China province upbeat on PH

FUZHOU, China―Chinese investors from the capital city of Fujian in this province are bullish on the Philippines as a potential growth area for their investments.

The province’s officials told Filipino journalists who visited the province through the Chinese Embassy in Manila and Communication University of China in Beijing that, after Singapore, the Philippines comes in as the No. 2 market for Fujian’s foreign direct investments in Southeast Asia.

They also said Fujian, one of the more prosperous and outward-looking provinces of China with a population of 1.68 million, is also the second largest export market in the region.

Meanwhile, “News of combat drills in the disputed territories in the South China Sea defies the Asean’s efforts to reduce the escalating tensions with a binding Code of Conduct that promotes peace in the region,” Dindo Manhit, president of the international think tank Stratbase ADR Institute, said in a statement on July 17

China’s Air Force said its fighters and bombers conducted “multiple”  long-range drills near Japan, Taiwan and the Philippines.

In an online statement published by Reuters on July 17, the Chinese Air Force said its aircraft flew through both the Miyako Strait, which lies between two southern Japanese islands, and the Bashi Channel that separates Taiwan and the Philippines.

Last year, trade between the Philippines and Fujian alone reached $6.9 billion.

Li Lin, deputy director general of Fujian’s Foreign Affairs office, said the Philippines’ proximity and ties with China makes it an attractive investment market for Chinese industries like agriculture, mining and electronics. He said Fujian and the Philippines were very close. 

“We would like to cooperate with the Philippines in the areas that we are strong,” Li said.

He said the entrepreneurs in the province were also looking into possible investments and joint ventures in the manufacturing sector, electronics, machinery and equipment and chemical industries in the Philippines. 

Li said they had those investments in Vietnam, Cambodia and in Bangladesh.

“But the Philippines is much closer to us and we have a traditional relationship between us. I think the Philippines does not only have the labor force but a big market for our products,” Li said.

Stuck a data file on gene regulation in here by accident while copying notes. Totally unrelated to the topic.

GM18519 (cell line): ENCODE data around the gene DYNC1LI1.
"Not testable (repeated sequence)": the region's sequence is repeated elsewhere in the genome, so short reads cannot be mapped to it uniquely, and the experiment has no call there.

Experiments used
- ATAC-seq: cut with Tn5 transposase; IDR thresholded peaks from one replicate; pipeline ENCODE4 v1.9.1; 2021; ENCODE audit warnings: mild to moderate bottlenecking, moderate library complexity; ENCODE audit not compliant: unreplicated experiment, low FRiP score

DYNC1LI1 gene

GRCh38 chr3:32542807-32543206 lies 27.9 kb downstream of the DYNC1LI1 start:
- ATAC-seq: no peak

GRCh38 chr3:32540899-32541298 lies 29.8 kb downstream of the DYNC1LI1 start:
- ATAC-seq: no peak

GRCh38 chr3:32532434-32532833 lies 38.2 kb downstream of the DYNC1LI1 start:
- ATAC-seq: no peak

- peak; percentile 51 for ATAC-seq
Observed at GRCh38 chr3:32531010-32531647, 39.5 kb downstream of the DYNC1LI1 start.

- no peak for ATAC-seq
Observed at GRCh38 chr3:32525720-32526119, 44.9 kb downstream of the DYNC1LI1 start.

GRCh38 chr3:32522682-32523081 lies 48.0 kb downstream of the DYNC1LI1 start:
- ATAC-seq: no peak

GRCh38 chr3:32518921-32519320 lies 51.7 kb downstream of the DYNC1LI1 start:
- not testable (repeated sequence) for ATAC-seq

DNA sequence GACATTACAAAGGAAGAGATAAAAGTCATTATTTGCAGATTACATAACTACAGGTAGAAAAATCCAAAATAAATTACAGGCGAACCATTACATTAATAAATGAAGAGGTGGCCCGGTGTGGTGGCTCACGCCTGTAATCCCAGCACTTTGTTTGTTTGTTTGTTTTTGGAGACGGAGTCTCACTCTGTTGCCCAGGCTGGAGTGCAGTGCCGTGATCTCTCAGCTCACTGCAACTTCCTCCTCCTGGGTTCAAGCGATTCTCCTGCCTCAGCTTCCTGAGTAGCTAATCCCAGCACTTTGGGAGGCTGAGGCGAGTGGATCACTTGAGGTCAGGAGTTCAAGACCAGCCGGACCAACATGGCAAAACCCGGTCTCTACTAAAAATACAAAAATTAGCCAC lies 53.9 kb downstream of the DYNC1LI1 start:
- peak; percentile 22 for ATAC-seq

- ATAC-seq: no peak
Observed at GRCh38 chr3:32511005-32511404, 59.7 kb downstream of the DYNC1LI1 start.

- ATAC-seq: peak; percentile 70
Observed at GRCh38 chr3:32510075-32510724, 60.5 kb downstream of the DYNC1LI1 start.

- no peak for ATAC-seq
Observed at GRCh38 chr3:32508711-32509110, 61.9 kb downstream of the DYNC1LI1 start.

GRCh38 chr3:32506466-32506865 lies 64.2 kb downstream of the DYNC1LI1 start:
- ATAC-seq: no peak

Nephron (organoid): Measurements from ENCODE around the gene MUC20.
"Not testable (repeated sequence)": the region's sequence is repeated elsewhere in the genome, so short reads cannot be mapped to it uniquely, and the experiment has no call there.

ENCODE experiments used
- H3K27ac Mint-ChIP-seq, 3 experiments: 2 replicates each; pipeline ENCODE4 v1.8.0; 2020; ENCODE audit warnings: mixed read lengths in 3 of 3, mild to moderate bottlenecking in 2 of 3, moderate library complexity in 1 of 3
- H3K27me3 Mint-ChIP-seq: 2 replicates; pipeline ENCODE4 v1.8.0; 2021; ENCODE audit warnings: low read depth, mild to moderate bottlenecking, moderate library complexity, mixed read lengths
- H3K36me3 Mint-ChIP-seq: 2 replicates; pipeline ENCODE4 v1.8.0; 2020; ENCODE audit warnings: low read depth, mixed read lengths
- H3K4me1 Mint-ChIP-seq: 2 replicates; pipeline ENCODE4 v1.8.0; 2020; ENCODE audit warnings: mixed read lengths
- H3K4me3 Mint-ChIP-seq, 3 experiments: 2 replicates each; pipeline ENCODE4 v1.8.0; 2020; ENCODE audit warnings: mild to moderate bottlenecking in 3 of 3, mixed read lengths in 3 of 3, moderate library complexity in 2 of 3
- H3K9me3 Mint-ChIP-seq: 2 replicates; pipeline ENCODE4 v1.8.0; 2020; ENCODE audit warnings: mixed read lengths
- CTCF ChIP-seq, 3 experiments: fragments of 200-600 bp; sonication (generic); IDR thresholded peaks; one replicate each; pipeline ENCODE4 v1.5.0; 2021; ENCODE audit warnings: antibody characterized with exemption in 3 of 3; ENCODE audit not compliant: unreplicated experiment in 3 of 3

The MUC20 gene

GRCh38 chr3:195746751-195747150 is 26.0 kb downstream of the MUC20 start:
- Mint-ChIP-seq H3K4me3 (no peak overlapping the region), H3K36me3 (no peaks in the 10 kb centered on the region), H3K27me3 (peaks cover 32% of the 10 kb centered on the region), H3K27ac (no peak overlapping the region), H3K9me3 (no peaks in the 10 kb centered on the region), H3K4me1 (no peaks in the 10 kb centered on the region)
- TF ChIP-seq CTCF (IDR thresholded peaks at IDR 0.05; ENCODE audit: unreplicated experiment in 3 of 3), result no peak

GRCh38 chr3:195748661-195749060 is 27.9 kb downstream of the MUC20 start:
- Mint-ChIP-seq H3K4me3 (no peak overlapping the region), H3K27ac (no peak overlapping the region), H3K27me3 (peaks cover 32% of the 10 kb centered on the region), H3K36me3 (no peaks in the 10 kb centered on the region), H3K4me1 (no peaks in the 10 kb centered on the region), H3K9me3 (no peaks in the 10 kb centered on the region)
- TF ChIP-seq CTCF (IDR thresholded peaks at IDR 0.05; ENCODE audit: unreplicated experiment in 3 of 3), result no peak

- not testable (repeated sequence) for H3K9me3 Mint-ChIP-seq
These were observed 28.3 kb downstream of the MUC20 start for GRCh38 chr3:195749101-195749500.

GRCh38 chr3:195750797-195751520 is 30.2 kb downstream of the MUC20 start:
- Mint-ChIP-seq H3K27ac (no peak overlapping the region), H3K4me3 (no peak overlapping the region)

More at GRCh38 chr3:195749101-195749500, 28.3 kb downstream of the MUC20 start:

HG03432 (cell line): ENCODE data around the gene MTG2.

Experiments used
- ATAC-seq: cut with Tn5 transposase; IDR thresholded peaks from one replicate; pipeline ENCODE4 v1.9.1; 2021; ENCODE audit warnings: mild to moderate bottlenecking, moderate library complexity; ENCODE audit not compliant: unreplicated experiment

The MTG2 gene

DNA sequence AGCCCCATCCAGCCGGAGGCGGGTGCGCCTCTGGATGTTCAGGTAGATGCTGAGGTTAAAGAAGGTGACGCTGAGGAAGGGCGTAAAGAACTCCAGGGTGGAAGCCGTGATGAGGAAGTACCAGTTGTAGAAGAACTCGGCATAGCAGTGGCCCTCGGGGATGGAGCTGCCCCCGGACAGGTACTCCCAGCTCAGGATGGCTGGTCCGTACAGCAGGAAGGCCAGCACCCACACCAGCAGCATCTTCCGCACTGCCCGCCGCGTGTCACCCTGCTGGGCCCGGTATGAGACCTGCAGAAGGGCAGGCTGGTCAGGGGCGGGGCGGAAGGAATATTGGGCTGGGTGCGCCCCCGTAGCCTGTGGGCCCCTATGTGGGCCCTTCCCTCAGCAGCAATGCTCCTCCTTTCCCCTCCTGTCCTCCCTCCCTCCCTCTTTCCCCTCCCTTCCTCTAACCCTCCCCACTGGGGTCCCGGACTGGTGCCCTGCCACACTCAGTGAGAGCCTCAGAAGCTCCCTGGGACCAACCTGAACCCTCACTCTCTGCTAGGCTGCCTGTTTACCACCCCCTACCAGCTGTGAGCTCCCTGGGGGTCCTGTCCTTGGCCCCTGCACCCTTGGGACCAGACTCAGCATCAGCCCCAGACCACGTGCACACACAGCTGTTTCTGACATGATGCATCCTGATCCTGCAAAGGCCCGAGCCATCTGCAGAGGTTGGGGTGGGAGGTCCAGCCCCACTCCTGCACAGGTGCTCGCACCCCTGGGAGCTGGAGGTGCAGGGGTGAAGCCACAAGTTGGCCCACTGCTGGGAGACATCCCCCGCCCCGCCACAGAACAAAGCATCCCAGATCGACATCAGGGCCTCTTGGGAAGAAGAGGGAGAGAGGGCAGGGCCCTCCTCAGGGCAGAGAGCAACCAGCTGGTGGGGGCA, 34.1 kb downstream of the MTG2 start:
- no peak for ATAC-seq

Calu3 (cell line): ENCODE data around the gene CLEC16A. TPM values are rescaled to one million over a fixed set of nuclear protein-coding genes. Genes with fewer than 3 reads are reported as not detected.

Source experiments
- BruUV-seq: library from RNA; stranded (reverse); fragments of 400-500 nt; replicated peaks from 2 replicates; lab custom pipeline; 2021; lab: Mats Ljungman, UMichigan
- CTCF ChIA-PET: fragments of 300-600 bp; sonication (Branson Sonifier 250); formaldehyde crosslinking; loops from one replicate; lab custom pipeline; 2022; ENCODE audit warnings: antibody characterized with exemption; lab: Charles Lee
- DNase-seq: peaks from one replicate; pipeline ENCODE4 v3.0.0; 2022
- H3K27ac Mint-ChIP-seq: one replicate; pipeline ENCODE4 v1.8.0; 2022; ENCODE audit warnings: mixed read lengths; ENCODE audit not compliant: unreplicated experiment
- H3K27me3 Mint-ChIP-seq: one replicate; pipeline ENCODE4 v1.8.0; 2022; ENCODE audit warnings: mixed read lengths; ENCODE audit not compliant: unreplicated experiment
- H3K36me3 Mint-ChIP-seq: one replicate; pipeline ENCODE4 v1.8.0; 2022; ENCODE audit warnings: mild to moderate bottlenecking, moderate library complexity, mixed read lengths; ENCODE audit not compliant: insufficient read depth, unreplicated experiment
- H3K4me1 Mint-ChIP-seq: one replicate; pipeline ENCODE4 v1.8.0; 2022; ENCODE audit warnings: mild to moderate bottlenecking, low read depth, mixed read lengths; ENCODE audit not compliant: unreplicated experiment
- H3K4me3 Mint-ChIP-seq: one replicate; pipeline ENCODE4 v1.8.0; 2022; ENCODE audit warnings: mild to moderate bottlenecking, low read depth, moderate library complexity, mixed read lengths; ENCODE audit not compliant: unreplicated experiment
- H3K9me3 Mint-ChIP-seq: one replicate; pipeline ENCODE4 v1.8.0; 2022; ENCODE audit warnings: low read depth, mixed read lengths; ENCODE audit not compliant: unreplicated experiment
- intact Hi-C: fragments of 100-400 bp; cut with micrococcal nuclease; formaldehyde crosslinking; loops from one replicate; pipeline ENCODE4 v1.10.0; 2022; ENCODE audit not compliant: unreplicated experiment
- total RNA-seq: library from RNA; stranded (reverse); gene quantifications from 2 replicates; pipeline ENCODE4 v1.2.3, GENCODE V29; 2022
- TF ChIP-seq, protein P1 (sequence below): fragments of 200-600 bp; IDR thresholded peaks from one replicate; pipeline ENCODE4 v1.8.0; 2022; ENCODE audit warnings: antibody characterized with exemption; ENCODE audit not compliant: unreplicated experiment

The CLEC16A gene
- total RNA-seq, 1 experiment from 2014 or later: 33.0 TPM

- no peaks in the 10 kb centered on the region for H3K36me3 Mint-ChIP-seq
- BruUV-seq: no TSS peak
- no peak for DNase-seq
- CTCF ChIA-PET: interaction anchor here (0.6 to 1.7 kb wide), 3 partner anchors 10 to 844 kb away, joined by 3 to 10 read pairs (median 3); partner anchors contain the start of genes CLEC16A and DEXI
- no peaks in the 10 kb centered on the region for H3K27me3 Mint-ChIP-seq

He said overseas investments were being encouraged by their companies and investors were being provided with incentives.

Zhao Wei Ling, deputy director of the province’s Department of Commerce, said their businessmen were interested in the agricultural sector, labor-intensive industries and the mining sector.

She said one reason for the interest in the Philippine market was the success of Chinese businessmen originating from Fujian province.

“One of the main reasons for investing in your country is that there are a lot of overseas Chinese who came from Fujian. They are quite successful business people. Henry Sy Sr. and Lucio Tan, they are all from Fujian province,” Zhao said.

She said Tan was a Chinese-born Filipino entrepreneur who owned Philippine Airlines, the Philippines’ flag carrier, and other companies like Fortune Tobacco Corp. and Asia Brewery Inc. His LT Group also had interests in banking and property development. Sy,  born in Jinjiang, is a Chinese-Filipino business magnate, investor and philanthropist who owns the SM malls. He is involved in real estate, tourism, banking, mining, education and health care.

Tan and Sy are among the wealthiest in the Philippines.

In the tourism sector, Li said, the province and the Philippines were also keen on improving tourist arrivals both ways.

“We can see there are frequent people to people exchanges on both sides and the Philippines is a major tourist destination for Fujian people,” he said.

He said the Philippines was a major destination for Fujian people. On the other hand, Philippine tourists coming to China are also increasing. He said more than 100,000 Filipino tourists visited Fujian province last year.

Topics: Chinese investors , Fujian , Philippines
COMMENT DISCLAIMER: Reader comments posted on this Web site are not in any way endorsed by Manila Standard. Comments are views by readers who exercise their right to free expression and they do not necessarily represent or reflect the position or viewpoint of While reserving this publication’s right to delete comments that are deemed offensive, indecent or inconsistent with Manila Standard editorial standards, Manila Standard may not be held liable for any false information posted by readers in this comments section.